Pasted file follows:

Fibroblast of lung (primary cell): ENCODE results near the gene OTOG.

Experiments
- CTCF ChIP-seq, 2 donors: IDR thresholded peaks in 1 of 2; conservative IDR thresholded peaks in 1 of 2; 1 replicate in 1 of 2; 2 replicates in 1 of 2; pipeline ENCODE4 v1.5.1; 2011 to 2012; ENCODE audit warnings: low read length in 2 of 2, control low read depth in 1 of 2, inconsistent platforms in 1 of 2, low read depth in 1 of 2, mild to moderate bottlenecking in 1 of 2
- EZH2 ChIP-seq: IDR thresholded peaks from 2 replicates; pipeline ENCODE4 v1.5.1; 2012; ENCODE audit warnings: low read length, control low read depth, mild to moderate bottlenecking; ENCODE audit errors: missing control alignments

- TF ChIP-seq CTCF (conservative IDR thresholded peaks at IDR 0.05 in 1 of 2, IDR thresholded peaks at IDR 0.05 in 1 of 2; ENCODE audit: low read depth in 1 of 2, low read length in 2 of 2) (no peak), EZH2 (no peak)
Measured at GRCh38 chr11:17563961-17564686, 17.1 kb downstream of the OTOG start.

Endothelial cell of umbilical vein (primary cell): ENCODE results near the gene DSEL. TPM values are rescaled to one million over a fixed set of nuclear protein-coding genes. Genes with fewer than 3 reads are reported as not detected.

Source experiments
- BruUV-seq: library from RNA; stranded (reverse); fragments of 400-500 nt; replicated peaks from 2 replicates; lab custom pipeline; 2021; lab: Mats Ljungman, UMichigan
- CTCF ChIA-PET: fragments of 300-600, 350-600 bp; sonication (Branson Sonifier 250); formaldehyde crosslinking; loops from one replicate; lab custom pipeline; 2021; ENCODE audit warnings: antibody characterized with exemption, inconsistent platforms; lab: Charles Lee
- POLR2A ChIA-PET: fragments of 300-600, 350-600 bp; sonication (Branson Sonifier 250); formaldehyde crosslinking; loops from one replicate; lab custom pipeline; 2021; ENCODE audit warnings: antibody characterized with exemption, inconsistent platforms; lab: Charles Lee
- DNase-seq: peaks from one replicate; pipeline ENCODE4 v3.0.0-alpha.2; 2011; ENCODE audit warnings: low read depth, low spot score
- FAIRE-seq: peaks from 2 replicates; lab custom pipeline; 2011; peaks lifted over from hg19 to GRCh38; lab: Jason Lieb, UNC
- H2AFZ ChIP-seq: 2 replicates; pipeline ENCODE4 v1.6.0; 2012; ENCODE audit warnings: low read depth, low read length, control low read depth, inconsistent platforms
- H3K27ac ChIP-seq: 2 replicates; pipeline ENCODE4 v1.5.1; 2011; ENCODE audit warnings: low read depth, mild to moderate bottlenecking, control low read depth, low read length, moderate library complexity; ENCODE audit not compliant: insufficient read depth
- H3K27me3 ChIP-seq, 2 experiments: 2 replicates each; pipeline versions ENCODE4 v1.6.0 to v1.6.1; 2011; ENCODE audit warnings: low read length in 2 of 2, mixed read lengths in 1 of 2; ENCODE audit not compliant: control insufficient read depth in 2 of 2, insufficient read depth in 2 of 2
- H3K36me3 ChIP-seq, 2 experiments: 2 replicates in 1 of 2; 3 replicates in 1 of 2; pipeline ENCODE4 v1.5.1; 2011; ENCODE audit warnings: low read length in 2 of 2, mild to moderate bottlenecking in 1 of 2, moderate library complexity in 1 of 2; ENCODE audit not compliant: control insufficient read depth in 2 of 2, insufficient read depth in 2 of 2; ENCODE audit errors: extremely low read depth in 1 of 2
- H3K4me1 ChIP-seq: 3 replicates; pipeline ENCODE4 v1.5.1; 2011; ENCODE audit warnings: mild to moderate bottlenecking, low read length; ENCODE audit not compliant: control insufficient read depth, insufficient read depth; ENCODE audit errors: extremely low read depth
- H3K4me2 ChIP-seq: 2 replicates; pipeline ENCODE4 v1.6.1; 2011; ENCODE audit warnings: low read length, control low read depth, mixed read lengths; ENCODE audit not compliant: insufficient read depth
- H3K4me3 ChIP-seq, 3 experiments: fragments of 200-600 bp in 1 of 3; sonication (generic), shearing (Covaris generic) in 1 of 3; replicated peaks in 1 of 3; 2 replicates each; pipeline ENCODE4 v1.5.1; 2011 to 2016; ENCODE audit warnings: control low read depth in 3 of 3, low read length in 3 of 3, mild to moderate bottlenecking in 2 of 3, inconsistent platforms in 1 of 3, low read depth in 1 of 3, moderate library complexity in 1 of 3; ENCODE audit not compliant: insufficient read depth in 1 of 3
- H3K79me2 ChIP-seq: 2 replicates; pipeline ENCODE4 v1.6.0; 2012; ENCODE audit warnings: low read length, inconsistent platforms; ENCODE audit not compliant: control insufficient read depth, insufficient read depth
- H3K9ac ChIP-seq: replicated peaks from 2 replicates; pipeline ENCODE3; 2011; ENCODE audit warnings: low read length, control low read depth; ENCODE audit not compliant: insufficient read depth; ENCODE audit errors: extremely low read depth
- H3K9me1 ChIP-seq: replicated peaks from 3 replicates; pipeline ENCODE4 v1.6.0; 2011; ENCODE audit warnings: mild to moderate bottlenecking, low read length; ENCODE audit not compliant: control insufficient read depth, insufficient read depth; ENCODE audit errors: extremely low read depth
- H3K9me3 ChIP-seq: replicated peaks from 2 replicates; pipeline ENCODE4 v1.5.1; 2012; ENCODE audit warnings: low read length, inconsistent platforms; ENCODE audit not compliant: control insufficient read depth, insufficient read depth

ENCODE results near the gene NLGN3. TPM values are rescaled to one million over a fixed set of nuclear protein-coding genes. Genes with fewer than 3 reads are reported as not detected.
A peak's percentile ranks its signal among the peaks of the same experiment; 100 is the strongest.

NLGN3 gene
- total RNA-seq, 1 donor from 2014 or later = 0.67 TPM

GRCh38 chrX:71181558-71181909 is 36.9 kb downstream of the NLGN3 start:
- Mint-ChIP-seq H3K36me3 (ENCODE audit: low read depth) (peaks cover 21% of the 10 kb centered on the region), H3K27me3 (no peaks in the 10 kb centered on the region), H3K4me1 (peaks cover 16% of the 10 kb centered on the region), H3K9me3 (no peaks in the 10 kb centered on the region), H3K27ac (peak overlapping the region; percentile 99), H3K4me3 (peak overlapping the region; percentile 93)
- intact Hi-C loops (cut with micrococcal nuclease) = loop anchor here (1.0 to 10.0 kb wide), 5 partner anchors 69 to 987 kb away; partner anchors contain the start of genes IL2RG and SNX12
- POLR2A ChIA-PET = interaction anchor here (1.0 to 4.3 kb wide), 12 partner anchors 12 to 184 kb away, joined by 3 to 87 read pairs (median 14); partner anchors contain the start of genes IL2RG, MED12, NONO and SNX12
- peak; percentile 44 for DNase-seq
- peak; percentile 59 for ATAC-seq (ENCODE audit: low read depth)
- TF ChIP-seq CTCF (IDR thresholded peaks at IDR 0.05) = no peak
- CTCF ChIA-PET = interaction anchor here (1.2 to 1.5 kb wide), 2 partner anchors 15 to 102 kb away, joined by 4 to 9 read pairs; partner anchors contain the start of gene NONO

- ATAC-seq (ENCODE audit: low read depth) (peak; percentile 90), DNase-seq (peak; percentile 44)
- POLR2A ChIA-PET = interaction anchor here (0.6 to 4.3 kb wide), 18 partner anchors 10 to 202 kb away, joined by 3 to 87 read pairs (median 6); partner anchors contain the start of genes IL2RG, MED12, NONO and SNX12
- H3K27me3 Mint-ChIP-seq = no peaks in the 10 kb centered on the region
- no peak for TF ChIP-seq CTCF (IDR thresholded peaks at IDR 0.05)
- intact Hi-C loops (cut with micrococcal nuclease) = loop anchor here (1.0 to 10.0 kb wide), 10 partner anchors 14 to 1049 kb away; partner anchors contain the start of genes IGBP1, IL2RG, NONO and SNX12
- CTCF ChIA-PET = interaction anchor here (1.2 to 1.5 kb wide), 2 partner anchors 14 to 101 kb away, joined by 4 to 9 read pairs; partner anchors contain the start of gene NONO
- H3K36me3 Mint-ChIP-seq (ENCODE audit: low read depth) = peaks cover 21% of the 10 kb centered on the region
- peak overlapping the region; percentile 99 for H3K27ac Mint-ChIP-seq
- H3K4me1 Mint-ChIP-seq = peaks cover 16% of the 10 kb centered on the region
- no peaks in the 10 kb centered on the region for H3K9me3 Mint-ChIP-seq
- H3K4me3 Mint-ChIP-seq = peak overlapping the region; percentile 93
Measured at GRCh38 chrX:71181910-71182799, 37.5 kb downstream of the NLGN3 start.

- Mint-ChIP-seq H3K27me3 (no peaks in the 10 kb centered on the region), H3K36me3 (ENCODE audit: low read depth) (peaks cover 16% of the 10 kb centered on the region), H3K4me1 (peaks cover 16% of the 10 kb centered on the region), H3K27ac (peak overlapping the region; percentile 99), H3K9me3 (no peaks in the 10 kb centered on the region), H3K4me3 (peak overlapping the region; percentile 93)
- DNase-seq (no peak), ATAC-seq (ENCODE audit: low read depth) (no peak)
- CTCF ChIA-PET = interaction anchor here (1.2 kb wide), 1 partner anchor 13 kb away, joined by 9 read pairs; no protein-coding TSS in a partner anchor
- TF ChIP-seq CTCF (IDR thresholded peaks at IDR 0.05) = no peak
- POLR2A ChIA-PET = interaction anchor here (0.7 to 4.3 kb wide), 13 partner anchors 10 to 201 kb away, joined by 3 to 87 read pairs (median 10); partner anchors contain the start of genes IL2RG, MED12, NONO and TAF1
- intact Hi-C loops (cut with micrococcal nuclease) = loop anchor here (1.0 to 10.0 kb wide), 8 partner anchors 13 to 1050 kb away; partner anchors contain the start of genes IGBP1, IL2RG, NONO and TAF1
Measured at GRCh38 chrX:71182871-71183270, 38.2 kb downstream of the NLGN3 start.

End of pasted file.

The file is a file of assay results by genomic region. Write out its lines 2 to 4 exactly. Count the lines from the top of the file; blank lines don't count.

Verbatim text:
Experiments
- CTCF ChIP-seq, 2 donors: IDR thresholded peaks in 1 of 2; conservative IDR thresholded peaks in 1 of 2; 1 replicate in 1 of 2; 2 replicates in 1 of 2; pipeline ENCODE4 v1.5.1; 2011 to 2012; ENCODE audit warnings: low read length in 2 of 2, control low read depth in 1 of 2, inconsistent platforms in 1 of 2, low read depth in 1 of 2, mild to moderate bottlenecking in 1 of 2
- EZH2 ChIP-seq: IDR thresholded peaks from 2 replicates; pipeline ENCODE4 v1.5.1; 2012; ENCODE audit warnings: low read length, control low read depth, mild to moderate bottlenecking; ENCODE audit errors: missing control alignments